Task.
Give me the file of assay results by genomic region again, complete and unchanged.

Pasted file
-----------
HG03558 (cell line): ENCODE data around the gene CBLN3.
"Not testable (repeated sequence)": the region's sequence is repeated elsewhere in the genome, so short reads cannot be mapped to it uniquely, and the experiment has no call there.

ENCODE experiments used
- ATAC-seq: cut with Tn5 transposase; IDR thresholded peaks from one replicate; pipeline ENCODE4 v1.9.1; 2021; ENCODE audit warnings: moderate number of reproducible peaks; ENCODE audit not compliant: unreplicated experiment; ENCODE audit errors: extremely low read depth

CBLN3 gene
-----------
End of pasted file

HG03558 (cell line): ENCODE data around the gene CBLN3.
"Not testable (repeated sequence)": the region's sequence is repeated elsewhere in the genome, so short reads cannot be mapped to it uniquely, and the experiment has no call there.

ENCODE experiments used
- ATAC-seq: cut with Tn5 transposase; IDR thresholded peaks from one replicate; pipeline ENCODE4 v1.9.1; 2021; ENCODE audit warnings: moderate number of reproducible peaks; ENCODE audit not compliant: unreplicated experiment; ENCODE audit errors: extremely low read depth

CBLN3 gene